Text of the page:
Readying your assets for distribution through a trust is often financially smarter because the process is easier and quicker to manage. Having a financial advisor act as trustee and manage the trust assets appropriately becomes a problem. The financial advisor value-add comes from financial planning and investment management. Trustee issues have the separate expertise and fiduciary duties. Imagine if a financial advisor acting in both roles had a trust distribution request for a Porsche. If they say No, they could lose the account but saying Yes harms the trust purpose and value. What if the trust owns real property or business interests? Having an independent trustee deal with those assets in collaboration with the financial advisor allows for a win-win.
Micromanagement from the grave will only serve to hamper the intent of the trust distribution plan. While the best trust documents have “Yes, and” versus “No, but” clauses, trusts that don’t allow its beneficiaries to experience growing pains will ultimately fail. Trusts are complicated in that they involve multiple people at different life stages, with different emotional dimensions, all competing for the same assets to realize different goals and priorities. The type of assets left to your heirs further complicates the situation. It can be tricky managing real property or financial assets in a trust meant to provide an income for a generation of your family. Are your heirs allowed to work at the property? Are your heirs prepared to sit on the trust committee? If you try to answer every imaginable question for future generations you will get it wrong 100 percent of the time.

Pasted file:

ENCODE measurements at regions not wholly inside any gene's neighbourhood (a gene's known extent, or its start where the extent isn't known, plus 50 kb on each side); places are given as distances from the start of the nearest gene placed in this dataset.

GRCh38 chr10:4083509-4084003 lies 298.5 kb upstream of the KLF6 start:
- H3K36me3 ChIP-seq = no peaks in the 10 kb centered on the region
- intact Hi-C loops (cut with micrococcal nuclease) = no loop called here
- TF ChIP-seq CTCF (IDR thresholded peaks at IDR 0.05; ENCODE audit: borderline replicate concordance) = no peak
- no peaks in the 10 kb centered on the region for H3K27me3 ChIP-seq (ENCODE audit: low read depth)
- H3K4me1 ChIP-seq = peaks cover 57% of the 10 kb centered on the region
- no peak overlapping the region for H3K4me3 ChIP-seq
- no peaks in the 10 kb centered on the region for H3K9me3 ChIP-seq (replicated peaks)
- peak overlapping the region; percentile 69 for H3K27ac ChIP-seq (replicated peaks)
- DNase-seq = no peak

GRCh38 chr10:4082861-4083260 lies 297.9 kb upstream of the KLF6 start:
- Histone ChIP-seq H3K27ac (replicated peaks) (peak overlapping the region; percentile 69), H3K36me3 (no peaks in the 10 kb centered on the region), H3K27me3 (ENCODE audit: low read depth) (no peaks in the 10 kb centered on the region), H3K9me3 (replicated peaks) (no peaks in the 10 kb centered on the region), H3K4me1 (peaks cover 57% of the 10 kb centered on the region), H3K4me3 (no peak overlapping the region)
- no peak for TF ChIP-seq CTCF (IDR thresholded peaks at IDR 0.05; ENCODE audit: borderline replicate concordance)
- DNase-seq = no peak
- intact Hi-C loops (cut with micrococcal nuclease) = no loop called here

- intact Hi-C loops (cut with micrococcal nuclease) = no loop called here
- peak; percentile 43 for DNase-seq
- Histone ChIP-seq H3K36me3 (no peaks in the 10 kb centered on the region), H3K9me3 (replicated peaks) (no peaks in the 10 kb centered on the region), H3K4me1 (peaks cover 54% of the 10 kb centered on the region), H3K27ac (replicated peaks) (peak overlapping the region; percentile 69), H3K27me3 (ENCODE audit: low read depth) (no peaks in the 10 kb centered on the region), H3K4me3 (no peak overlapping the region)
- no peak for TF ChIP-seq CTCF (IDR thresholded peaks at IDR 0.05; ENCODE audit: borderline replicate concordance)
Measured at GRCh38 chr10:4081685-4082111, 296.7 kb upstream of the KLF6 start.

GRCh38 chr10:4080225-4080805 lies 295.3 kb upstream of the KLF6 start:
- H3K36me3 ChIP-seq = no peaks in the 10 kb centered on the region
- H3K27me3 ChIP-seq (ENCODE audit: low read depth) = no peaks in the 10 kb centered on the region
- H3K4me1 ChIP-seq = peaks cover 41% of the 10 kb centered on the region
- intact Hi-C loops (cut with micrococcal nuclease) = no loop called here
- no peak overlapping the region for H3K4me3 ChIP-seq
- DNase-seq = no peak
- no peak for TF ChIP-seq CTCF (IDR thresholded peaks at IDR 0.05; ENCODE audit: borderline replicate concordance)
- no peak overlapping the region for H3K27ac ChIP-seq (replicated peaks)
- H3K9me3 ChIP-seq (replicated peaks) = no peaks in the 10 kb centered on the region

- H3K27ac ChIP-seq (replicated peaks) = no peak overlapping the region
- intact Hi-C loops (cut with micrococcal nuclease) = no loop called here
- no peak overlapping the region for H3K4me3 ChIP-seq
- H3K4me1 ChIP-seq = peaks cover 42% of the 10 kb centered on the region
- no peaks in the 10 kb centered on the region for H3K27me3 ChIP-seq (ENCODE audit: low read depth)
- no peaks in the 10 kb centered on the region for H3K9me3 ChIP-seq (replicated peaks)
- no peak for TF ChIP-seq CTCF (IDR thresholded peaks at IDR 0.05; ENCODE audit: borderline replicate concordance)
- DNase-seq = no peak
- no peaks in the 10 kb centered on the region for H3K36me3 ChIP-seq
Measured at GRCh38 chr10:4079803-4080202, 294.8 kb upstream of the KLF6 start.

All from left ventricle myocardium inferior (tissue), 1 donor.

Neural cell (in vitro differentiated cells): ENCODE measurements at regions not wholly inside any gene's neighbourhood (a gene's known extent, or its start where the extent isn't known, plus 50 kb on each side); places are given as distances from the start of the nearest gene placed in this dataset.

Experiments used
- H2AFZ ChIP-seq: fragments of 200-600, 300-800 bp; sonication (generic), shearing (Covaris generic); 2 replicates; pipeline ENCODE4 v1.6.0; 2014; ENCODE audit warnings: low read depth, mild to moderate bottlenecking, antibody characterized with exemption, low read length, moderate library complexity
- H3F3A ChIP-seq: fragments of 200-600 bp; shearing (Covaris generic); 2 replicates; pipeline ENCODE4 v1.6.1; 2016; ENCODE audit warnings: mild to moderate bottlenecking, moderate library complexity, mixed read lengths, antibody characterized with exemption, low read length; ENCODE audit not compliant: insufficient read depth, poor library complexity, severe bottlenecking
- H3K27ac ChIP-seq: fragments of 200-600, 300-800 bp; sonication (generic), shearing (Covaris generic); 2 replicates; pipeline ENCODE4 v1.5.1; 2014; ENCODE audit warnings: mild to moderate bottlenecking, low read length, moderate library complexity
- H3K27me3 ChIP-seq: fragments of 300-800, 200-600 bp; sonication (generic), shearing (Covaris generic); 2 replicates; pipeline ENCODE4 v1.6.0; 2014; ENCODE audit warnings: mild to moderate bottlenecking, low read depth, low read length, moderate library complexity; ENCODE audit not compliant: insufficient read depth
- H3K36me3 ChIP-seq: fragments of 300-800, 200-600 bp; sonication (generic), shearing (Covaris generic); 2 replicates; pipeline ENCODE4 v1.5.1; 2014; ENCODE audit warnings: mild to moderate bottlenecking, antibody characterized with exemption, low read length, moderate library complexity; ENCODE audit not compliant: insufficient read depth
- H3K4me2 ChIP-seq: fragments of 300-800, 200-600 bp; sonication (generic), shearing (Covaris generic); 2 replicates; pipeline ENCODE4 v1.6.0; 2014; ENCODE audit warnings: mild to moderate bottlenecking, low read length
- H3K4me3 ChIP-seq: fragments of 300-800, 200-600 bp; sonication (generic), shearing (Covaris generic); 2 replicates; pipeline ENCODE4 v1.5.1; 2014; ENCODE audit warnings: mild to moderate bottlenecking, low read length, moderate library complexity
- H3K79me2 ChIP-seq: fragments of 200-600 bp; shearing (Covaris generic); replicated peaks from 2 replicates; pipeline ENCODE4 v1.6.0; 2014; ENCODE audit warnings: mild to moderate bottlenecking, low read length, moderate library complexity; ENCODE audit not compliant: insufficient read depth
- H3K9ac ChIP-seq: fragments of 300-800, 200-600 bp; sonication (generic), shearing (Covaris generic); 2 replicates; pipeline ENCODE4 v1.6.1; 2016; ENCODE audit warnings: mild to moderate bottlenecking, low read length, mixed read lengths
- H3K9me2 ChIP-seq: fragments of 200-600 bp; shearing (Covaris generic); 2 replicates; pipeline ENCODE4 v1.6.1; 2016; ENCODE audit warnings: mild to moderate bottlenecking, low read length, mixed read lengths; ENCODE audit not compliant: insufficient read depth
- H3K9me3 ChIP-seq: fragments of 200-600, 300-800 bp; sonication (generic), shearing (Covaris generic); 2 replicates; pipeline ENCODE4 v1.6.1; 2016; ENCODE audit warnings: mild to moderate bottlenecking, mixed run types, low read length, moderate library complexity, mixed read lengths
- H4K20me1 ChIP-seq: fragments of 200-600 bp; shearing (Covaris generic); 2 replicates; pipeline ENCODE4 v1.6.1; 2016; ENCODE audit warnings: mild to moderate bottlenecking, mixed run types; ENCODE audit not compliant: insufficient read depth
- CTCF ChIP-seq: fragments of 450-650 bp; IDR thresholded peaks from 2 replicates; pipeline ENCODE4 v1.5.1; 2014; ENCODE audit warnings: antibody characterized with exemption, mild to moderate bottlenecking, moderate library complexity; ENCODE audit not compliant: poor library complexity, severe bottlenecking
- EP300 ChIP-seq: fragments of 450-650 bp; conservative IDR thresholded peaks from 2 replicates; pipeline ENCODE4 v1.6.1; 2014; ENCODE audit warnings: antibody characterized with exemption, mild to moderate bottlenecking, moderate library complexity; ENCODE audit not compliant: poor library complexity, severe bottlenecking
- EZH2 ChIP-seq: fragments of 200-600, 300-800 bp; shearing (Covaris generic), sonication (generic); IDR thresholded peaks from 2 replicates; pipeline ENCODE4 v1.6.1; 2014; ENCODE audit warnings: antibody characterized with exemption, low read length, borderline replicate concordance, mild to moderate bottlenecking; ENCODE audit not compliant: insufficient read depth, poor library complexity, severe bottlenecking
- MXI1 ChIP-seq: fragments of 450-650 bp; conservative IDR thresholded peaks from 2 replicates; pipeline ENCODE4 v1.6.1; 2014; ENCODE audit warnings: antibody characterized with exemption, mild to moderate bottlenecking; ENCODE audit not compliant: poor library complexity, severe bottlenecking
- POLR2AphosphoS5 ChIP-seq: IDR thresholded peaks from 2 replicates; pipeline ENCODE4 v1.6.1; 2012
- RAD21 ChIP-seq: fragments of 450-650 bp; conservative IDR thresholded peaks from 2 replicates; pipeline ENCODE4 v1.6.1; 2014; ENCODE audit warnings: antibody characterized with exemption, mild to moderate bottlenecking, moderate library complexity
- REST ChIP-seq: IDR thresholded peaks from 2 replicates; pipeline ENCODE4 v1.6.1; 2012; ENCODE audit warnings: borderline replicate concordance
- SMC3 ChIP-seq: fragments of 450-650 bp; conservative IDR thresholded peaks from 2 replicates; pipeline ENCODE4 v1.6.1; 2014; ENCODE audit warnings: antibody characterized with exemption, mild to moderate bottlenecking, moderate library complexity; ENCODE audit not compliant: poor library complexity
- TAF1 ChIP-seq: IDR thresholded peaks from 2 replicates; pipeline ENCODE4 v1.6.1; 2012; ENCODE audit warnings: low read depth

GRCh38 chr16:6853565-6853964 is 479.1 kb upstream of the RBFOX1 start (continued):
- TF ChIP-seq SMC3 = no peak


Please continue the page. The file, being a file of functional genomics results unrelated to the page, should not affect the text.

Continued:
The famous Biltmore Estate in North Carolina has sustained asset transfers now into the fourth generation and is able to stay open to the public because of shrewd pre-planning. Though the latest Biltmore transfer happened in 2017, the family began planning for it in 1978. “Almost everything we did had an undertone or a consideration for making sure that when the eventual transfer happened, that we would be intact and everything would be fine.” Proper wealth management requires a trustee to consider the grantor’s written wishes during trust distribution and asset management. Cooperative beneficiaries that share the grantor’s vision of maturely handling the trust distribution are vital to successful long-term wealth transfers.
In the case of Biltmore, the Vanderbilt descendants shared a focal point of family success. “We don’t preserve Biltmore to make a profit. We make a profit to preserve Biltmore.”
Advisors urge grantors to communicate to their beneficiaries their family’s philosophy of wealth and the importance of collaboration with other beneficiaries and the trustee. Media magnate Hugh Hefner was more heavy-handed in his trust distribution planning. Hefner allowed his trustees to cease disbursements and require drug and alcohol testing of his beneficiaries should the trustees “reasonably believe” the beneficiaries become “physically or emotionally” dependent on the substances. A California grantor’s wishes for her estate to promote her family’s newspaper interests ultimately dropped her great-grandnephews’ trust’s net worth from $300 million to $20 million. Whatever route you decide for your trust distribution plan, it is essential to at least have a plan. When Cornelius Vanderbilt died in 1877 his estate was valued at an inflation-adjusted $200 billion. Less than 100 years later when his descendants gathered for a reunion there wasn’t a millionaire—or a plan—in the room.